Miller Hill

The previous outing wasn't quite enough, it seemed. I decided to drive further up the American Fork and explore the Mary Ellen Gulch 4x4 route. I had read online that it was described as an intermediate route, but it would prove about all that I could handle and then some. The road is rough and rocky, and the going is very slow. I was able to get to about the 9,000-foot level before a very tough section stopped me. The road was too rough to back down, so I executed an 11-pt turn that had me wondering if the Jeep might tip over in the process. I then returned to a more secure spot and parked the Jeep. I was less than half a mile from Miller Hill, so I decided to set out for the summit even though I was already pretty tired. It was probably a good thing I didn't check the elevation gain - almost 1,200ft - or I might not have bothered. The slope I climbed was quite steep, but not too brushy or loose. I watched another vehicle descend the sketchy section I had turned back on, then watched it descend past my Jeep. They probably thought I was weak for giving up, but I hardly cared. After climbing about 600ft, I came across an active OHV road rising steeply up to a saddle NW of Miller Hill. It was too narrow for the Jeep, but would work nicely for a Razor or motorcycle. I followed this up to the saddle where it ended, then found a use trail leading up to the summit another quarter mile away. It was about 80F when I started out, a bit too warm, but a light breeze helped some. The backside of the Snowbird Ski Area can be seen to the northwest in Mineral Basin. The American Fork descends steeply in the canyon to the north, while Mary Ellen Gulch descends equally steeply to the south. Miller Hill is surrounded by higher peaks on three sides, with far views to Heber City to the east.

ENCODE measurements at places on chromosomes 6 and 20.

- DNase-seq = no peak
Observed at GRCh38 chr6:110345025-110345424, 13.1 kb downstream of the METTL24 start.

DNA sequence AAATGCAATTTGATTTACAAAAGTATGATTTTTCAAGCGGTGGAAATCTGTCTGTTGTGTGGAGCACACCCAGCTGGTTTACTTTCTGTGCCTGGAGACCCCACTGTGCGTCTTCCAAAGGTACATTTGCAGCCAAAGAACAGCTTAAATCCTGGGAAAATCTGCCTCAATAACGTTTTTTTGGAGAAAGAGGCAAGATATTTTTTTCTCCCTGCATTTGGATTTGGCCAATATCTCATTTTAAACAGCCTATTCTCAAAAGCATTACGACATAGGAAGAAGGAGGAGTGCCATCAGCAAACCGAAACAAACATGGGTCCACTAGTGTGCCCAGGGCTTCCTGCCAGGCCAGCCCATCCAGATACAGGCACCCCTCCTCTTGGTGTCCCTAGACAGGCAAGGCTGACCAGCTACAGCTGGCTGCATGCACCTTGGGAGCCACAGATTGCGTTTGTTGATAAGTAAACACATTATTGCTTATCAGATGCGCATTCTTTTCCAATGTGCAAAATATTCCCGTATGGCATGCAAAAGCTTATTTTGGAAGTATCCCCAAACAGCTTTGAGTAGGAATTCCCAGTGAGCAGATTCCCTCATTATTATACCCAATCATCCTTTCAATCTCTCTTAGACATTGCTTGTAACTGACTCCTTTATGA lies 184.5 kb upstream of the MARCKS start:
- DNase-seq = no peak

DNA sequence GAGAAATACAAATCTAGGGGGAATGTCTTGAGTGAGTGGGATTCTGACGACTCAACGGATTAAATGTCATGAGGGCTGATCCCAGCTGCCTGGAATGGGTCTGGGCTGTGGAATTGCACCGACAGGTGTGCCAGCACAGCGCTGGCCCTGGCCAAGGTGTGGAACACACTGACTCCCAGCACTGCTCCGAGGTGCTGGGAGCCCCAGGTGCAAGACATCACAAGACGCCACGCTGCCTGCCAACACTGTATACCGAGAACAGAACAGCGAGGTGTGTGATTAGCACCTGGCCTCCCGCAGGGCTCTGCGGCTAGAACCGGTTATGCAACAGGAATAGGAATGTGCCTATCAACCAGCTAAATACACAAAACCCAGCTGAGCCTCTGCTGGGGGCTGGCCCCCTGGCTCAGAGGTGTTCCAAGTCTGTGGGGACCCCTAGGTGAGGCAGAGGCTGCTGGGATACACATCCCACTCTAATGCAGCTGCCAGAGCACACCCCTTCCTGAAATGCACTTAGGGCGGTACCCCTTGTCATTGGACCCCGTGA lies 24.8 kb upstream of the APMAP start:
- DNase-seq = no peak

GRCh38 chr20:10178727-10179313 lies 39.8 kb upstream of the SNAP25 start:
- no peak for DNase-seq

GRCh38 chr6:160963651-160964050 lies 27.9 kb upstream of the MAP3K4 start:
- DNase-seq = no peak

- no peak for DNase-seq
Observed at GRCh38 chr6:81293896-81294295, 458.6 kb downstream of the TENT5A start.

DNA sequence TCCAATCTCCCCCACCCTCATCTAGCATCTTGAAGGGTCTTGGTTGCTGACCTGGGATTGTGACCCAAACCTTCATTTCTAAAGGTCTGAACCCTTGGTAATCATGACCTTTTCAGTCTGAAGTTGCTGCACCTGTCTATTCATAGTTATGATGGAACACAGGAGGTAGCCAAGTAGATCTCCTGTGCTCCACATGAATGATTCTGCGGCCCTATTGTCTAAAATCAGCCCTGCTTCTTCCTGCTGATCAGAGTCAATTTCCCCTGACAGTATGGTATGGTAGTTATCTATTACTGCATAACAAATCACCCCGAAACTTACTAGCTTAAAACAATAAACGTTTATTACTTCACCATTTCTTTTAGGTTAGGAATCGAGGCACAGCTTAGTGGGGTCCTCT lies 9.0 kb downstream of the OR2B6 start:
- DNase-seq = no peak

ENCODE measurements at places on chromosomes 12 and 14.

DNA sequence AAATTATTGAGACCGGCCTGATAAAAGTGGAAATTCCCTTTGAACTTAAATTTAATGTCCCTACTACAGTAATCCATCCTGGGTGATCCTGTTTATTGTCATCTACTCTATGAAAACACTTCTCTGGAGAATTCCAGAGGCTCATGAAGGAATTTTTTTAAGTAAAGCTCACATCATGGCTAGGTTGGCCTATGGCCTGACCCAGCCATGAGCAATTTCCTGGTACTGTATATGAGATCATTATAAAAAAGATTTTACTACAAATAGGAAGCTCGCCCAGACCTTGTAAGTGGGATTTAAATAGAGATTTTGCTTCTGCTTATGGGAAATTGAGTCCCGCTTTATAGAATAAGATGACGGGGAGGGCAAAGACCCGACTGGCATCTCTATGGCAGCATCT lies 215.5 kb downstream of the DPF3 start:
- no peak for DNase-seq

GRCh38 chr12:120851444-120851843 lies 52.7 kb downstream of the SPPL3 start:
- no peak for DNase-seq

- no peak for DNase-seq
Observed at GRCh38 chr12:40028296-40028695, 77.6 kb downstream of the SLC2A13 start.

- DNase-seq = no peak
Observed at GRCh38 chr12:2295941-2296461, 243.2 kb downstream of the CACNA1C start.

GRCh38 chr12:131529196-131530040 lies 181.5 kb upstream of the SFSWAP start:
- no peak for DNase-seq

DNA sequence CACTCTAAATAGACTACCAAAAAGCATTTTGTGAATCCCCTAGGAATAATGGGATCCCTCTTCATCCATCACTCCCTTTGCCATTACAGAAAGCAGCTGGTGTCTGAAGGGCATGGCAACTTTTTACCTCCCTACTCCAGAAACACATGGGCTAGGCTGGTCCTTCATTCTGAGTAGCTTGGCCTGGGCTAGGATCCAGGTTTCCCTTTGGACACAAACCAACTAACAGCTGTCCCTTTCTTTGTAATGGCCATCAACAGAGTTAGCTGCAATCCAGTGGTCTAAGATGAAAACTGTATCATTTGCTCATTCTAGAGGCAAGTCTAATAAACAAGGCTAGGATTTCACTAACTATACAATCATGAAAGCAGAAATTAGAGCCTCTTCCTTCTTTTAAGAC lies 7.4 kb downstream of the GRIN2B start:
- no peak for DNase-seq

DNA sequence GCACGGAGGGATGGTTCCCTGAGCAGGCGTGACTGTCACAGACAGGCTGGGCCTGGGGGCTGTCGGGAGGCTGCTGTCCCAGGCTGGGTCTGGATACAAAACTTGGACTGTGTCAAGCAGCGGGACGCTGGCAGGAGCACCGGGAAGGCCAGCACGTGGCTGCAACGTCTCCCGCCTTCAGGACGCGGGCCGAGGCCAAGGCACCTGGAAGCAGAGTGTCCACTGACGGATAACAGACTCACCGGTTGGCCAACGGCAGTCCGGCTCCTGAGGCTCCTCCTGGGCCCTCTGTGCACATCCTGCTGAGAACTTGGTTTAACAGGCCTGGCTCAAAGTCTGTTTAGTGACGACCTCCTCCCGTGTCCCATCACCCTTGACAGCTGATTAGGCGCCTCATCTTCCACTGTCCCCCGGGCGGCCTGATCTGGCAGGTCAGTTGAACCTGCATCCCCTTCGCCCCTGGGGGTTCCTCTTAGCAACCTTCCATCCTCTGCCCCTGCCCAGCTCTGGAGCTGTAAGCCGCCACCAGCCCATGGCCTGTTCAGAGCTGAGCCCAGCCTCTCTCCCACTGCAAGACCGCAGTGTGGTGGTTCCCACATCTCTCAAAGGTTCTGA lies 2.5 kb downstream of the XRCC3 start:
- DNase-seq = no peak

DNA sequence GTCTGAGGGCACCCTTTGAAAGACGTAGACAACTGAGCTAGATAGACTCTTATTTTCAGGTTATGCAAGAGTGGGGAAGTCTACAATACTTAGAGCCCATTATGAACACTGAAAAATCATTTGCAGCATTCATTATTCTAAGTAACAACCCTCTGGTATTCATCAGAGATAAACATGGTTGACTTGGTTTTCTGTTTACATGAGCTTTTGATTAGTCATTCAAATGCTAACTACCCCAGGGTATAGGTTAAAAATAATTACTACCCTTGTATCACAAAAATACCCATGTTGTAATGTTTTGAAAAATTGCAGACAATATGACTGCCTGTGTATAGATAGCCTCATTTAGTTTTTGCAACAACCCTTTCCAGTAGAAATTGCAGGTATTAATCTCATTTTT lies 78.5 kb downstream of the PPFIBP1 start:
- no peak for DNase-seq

On the way back, I continued northwest from the saddle I had ascended to, and was happy to find a good use trail descending to a lower, second saddle further to the northwest in the vicinity of the defunct Silver Bell Mine. I then found an old trail descending the south side of the saddle that would return me to the 4x4 Mary Ellen Gulch OHV road. It was After 5pm before I finished up back at the Jeep. It was still quite warm, but the sun would be setting behind the high crest within about 45min. I took a jug shower and made dinner, then settled in for a well-earned rest. I had plans to climb up to Twin Peaks and a collection of other summits in the Snowbird Ski Area.


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For more information see these SummitPost pages: Box Elder Peak - Peak 10,626ft

This page last updated: Tue Nov 22 08:44:19 2022